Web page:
University Lowbrow Astronomers

John Ridley’s Observational Report.

by John Ridley
Printed in Reflections: September, 2002.

We just got back from vacation last night.  We went down south to Mammoth Cave and then east to the Smoky mountains, and stayed with an aunt there in Boone, NC.

The first day we stopped at the Neil Armstrong Air & Space museum.  It’s a nice little place, we arrived somewhat late and only had about 45 minutes to look around, and didn’t get to see a show.  However, they have a nice collection of suits, booster engines, etc.  They also have a little chunk of moon rock.  I thought it was kind of awesome to stand there and look at it.

That night (Thursday Aug 8) I did about 45 minutes of DSO observing using 10x50 binocs from the playground of a campground with a mercury vapor light burning about 150 feet away.

Log excerpts:

The next evening (Fri, Aug 9) we were at Big Bone Lick state park, and a couple of profs from the local university were out doing a public night at the campground.  They had a 10” LX200 and an 8” SCT of some kind, Meade I think.  They were doing the standard stuff.  I brought out my binocs and put them on M22.  When they were showing M13 (M13 would break your neck to look at on my photo tripod so I picked a lower globular cluster), and got integrated into the show so people could see what that type of object looked like in their binocs.  They were nice guys doing a good show for interested campers.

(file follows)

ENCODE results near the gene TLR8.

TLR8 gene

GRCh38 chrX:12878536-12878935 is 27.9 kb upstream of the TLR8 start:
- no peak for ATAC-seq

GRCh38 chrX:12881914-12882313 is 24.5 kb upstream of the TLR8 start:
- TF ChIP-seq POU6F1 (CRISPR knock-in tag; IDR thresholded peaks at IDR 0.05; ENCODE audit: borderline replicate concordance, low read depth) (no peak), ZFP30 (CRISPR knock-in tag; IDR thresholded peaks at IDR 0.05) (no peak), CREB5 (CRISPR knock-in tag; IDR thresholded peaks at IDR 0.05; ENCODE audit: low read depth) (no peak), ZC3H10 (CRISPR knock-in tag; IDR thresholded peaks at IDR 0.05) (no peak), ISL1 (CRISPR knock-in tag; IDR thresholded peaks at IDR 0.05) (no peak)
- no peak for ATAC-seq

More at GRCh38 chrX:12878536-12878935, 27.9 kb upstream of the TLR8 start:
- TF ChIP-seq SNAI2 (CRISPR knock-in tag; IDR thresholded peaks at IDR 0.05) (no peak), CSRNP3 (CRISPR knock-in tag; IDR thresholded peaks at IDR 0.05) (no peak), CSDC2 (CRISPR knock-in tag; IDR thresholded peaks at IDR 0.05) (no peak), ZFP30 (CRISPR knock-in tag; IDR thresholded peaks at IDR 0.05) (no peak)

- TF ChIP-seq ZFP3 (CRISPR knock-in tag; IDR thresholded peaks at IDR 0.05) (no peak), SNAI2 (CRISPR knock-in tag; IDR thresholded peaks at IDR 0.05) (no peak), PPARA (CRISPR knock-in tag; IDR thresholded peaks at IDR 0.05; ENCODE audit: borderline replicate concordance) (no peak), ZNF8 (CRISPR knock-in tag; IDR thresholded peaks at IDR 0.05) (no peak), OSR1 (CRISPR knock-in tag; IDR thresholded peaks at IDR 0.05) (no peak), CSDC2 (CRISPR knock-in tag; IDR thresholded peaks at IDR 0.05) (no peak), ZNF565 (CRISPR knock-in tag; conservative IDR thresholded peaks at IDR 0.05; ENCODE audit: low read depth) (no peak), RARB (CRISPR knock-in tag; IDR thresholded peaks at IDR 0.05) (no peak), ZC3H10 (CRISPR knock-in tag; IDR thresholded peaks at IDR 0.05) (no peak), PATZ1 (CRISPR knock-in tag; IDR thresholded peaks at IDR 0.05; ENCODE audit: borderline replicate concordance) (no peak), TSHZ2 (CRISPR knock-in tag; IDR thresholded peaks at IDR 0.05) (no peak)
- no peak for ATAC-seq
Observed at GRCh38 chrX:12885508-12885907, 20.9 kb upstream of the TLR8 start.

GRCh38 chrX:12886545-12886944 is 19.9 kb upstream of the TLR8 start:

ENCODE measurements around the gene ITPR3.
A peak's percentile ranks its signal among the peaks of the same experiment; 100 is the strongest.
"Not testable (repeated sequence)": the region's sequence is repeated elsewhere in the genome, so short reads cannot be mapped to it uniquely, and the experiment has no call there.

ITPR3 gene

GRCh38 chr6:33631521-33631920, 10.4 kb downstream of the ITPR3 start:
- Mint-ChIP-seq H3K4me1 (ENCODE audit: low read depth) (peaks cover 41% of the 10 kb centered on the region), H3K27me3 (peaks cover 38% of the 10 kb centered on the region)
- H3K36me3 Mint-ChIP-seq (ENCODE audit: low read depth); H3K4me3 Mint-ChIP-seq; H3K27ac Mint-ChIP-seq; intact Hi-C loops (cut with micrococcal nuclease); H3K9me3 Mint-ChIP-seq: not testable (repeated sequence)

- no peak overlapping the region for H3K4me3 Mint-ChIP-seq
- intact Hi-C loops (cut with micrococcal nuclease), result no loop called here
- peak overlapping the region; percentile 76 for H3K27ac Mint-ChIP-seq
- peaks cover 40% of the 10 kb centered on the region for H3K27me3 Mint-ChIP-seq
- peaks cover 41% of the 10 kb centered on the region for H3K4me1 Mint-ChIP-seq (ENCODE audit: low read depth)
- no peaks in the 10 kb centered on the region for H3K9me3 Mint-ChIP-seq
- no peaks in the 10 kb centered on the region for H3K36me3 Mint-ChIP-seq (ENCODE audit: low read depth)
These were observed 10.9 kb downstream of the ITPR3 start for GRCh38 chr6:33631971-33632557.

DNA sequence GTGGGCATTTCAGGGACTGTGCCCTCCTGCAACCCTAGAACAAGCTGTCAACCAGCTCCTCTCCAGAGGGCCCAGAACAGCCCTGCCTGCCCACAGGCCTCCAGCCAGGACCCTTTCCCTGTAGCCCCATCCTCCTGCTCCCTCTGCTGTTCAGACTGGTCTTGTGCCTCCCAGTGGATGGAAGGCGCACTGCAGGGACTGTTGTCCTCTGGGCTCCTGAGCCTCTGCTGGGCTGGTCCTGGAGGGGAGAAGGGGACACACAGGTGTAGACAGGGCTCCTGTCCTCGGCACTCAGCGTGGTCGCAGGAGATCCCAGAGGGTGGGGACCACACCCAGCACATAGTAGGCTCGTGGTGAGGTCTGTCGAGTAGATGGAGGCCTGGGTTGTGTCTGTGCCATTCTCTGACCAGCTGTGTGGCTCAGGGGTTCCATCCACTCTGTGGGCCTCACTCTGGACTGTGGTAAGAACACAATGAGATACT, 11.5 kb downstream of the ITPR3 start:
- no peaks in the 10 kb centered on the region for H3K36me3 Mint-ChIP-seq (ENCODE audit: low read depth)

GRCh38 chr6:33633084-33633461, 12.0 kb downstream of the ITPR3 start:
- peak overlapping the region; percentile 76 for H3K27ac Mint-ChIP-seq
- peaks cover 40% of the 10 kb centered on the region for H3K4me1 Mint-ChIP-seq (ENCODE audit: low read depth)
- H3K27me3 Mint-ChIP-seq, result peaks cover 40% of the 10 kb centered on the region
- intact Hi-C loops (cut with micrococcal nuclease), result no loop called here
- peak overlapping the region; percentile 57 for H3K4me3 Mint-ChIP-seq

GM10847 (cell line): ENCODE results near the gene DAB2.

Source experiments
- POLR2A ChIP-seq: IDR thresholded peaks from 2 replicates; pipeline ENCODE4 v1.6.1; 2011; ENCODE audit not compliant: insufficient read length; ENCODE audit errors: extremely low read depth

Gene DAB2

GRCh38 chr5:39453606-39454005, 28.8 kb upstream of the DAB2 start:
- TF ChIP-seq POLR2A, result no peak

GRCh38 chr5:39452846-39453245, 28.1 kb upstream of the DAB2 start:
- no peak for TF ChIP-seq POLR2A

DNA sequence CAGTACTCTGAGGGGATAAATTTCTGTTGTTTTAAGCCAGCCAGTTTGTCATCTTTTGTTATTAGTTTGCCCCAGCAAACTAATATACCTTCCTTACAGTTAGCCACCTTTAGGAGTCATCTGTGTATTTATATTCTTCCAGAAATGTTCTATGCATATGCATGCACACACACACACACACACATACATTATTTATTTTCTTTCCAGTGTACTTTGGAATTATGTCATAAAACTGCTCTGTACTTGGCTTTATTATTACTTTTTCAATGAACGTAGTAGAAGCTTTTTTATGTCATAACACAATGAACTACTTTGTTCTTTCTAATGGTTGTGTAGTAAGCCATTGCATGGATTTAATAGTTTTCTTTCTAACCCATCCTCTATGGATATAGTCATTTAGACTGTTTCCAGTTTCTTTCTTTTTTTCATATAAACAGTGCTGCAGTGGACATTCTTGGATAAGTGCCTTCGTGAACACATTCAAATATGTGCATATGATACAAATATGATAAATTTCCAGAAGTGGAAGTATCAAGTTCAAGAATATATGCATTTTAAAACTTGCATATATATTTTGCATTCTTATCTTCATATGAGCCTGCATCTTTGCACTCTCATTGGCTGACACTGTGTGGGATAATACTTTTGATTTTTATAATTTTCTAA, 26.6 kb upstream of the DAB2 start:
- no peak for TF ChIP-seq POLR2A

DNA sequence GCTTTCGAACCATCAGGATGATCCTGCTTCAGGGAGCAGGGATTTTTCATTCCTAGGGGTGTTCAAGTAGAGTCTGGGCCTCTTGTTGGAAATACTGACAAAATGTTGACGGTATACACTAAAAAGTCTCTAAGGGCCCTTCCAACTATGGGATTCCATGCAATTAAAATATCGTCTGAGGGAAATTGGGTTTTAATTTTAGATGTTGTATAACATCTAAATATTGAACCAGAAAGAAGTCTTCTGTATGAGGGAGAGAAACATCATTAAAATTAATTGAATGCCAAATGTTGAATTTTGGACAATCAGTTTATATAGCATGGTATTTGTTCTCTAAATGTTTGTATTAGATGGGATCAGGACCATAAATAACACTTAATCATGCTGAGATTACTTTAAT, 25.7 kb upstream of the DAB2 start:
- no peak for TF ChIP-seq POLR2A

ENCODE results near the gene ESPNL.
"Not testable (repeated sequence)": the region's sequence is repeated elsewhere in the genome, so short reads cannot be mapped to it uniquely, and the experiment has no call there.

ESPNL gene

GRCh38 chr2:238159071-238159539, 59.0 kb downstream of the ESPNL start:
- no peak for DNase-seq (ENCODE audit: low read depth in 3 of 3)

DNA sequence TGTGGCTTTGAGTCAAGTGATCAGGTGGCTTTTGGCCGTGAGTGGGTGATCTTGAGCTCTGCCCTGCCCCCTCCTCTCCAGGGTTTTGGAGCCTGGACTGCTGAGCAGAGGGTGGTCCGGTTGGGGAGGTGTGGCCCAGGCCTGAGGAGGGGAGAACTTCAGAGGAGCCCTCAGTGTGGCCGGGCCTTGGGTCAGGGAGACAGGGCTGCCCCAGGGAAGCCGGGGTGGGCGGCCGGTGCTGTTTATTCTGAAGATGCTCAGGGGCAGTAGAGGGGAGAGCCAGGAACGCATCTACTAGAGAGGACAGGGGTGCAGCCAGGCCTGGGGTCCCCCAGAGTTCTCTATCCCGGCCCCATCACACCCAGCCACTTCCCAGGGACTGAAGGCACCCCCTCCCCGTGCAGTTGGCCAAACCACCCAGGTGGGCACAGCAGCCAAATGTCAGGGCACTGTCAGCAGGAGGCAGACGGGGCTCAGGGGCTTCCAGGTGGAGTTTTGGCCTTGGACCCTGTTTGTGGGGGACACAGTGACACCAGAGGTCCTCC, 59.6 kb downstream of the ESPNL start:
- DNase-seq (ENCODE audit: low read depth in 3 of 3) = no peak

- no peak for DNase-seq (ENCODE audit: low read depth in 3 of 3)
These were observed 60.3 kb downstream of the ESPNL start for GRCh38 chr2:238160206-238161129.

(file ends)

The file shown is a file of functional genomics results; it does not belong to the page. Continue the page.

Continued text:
After that, we went down to Mammoth Cave and then towards Boone.  It was cloudy for a couple of days here so no astronomy activity.  The cave is pretty neat.

Luckily we went there a few years ago when I only hauled along my C8; I learned at the time that “the mountains” in this case stink for observing.  Even though they’re at 4000 feet, it’s very humid, the transparency is horrible, and the light pollution is quite bad.  This is “lucky” because it saved me from trying to bring along the 15” dob on vacation and thereby irritating Jenn for no good reason :-)

Anyway, though there was scattered cloud cover most of the peak Perseid time, I woke up at 2:15AM the morning of the 13th, laid on the hill, and watched for about a half hour.  I saw 3 Perseids in 3 or 4 minutes, the 3rd one bright and left a slight train that persisted for perhaps 5 seconds.  Then 2 over the next 15 minutes, and nothing for the next 15 minutes or so.  I went in at that point.  My center of vision was on Cygnus, which was in the center of perhaps a 40 degree circle where stars were visible; all the rest of the sky was obliterated by a light dome from the nearby college town of Boone.

So a nice little bit of astronomy got done given the limitations of light pollution and weather and equipment space.

Does anyone know of a list of campgrounds that have good sky and good (the less the better) lighting???  Maybe it’s time to create one if not.

John Ridley


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